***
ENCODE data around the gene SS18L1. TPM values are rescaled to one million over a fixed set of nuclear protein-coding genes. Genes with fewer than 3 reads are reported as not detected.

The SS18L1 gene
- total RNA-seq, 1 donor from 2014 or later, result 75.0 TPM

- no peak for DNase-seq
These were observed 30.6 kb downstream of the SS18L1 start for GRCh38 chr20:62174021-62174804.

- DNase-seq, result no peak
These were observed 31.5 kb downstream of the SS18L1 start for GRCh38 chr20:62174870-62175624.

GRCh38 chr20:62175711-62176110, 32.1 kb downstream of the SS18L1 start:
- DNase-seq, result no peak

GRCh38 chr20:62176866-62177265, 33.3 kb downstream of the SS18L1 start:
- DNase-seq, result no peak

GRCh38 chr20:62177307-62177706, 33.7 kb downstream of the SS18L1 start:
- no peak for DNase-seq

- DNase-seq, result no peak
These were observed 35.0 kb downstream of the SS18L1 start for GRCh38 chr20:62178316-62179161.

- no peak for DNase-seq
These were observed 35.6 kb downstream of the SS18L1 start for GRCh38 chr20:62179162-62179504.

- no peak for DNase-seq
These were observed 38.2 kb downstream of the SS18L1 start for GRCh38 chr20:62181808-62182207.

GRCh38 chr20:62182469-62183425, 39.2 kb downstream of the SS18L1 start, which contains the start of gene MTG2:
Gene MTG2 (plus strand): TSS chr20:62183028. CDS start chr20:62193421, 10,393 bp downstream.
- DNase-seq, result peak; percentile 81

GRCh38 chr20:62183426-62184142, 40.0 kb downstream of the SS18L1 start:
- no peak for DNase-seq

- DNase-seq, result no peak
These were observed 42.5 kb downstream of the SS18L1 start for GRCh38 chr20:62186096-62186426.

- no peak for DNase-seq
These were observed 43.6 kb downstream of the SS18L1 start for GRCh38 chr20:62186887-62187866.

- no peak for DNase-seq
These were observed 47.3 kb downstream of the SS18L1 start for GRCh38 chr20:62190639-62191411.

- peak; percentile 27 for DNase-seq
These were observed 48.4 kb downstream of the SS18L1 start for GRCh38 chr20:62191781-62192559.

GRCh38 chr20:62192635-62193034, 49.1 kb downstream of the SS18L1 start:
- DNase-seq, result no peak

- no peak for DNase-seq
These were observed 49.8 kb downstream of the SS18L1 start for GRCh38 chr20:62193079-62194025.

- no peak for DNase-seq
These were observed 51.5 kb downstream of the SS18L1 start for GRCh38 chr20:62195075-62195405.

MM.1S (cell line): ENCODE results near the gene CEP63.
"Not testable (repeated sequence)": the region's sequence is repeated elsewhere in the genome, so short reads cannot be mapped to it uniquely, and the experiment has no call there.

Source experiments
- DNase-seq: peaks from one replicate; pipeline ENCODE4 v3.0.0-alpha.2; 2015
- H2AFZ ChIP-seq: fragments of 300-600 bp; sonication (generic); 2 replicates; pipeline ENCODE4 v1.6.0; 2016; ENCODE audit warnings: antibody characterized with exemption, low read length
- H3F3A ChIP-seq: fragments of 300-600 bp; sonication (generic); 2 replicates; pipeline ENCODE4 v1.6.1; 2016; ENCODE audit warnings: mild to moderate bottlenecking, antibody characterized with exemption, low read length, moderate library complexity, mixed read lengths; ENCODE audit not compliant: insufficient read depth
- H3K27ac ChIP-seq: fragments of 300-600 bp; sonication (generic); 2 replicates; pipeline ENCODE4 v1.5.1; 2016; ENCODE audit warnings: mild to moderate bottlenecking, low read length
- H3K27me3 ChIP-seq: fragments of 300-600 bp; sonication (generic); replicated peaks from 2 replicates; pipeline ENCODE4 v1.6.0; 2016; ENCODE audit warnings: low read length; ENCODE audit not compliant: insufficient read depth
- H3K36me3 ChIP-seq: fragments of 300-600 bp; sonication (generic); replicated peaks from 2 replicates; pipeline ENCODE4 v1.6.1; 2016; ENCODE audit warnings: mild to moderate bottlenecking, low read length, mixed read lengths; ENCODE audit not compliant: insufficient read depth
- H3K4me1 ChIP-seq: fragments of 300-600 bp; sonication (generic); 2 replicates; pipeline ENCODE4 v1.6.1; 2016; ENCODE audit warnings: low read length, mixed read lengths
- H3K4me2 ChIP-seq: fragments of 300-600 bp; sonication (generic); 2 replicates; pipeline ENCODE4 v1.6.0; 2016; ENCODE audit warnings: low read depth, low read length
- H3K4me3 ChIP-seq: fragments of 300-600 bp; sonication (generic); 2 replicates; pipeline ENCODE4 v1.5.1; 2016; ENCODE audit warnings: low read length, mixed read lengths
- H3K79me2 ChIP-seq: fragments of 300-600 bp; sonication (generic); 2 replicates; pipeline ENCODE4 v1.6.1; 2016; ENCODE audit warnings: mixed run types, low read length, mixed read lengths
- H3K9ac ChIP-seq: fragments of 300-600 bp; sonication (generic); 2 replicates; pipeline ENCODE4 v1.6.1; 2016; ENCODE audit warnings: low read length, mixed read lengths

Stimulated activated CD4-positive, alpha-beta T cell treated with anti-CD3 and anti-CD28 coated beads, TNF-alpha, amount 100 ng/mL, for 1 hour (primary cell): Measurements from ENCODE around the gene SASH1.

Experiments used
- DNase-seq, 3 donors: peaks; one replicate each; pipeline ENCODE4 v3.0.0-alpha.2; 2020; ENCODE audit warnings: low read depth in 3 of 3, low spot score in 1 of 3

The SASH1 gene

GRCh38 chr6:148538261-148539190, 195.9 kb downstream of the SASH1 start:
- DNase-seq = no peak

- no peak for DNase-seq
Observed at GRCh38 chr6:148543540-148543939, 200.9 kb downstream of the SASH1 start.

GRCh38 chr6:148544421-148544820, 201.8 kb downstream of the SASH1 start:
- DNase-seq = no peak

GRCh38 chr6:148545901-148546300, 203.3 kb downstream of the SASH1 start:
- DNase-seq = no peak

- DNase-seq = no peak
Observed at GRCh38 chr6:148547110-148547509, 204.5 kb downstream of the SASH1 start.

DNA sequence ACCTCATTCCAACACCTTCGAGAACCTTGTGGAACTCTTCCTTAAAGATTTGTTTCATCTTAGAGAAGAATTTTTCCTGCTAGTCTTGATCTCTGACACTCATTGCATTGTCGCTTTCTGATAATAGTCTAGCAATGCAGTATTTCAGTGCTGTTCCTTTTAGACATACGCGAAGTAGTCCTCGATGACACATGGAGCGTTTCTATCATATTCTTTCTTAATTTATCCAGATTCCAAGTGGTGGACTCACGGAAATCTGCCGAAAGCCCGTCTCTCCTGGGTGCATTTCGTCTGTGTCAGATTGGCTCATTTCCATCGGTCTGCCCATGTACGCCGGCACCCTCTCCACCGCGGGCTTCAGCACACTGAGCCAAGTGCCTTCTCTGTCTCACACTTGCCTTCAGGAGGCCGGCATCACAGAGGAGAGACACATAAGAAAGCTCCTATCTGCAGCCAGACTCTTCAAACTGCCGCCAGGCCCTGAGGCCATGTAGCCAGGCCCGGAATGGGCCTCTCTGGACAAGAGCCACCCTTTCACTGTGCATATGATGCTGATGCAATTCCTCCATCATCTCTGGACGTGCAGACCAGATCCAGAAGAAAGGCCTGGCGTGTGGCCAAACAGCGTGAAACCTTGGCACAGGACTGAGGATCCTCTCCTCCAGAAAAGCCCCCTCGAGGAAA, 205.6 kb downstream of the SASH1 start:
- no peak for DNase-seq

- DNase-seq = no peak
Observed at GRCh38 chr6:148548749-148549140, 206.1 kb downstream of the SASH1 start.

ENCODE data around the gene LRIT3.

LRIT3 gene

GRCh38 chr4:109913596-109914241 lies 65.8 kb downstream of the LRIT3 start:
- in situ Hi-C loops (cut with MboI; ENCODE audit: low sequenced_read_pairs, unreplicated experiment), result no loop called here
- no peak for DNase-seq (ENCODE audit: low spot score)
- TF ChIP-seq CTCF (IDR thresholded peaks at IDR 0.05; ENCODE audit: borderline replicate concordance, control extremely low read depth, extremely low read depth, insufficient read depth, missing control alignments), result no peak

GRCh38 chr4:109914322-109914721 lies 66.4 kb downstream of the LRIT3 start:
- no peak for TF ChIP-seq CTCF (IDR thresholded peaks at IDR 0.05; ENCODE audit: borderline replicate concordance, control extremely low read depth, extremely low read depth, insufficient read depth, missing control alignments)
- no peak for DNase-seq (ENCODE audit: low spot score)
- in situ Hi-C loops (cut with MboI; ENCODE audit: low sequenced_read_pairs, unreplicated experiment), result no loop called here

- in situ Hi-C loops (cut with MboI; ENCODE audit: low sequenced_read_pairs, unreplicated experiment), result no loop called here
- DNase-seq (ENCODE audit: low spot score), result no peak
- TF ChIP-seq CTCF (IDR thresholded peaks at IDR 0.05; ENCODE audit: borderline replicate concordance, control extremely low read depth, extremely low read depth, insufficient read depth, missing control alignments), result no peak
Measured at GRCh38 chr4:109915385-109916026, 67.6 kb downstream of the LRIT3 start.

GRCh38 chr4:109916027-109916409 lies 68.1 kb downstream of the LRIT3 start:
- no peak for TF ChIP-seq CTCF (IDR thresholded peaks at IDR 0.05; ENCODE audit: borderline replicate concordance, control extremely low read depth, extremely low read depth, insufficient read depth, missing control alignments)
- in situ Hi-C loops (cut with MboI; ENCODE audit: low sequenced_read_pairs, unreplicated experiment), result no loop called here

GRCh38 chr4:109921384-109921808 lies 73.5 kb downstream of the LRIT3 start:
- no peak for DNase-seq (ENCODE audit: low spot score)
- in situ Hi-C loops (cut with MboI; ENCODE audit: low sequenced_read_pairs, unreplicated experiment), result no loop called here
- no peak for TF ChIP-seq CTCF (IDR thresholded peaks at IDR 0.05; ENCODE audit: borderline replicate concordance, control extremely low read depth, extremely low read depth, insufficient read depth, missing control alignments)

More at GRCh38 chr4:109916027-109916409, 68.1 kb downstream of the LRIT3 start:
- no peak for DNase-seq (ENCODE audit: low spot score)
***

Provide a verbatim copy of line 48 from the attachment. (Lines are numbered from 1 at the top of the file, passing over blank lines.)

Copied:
- H3K4me1 ChIP-seq: fragments of 300-600 bp; sonication (generic); 2 replicates; pipeline ENCODE4 v1.6.1; 2016; ENCODE audit warnings: low read length, mixed read lengths